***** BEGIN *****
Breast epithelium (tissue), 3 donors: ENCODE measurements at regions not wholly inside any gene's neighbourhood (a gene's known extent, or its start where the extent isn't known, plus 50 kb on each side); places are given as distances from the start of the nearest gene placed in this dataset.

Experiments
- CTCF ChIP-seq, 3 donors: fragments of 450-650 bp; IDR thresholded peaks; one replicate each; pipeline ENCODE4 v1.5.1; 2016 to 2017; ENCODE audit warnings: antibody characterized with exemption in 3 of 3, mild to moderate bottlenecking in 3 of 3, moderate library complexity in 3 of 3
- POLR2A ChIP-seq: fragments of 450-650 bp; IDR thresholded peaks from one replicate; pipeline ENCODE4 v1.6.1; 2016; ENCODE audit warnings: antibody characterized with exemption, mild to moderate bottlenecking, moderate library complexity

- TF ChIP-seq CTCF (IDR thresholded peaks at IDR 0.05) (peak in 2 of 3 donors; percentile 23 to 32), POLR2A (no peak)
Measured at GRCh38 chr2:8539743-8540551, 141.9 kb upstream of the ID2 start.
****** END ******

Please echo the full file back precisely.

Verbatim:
Breast epithelium (tissue), 3 donors: ENCODE measurements at regions not wholly inside any gene's neighbourhood (a gene's known extent, or its start where the extent isn't known, plus 50 kb on each side); places are given as distances from the start of the nearest gene placed in this dataset.

Experiments
- CTCF ChIP-seq, 3 donors: fragments of 450-650 bp; IDR thresholded peaks; one replicate each; pipeline ENCODE4 v1.5.1; 2016 to 2017; ENCODE audit warnings: antibody characterized with exemption in 3 of 3, mild to moderate bottlenecking in 3 of 3, moderate library complexity in 3 of 3
- POLR2A ChIP-seq: fragments of 450-650 bp; IDR thresholded peaks from one replicate; pipeline ENCODE4 v1.6.1; 2016; ENCODE audit warnings: antibody characterized with exemption, mild to moderate bottlenecking, moderate library complexity

- TF ChIP-seq CTCF (IDR thresholded peaks at IDR 0.05) (peak in 2 of 3 donors; percentile 23 to 32), POLR2A (no peak)
Measured at GRCh38 chr2:8539743-8540551, 141.9 kb upstream of the ID2 start.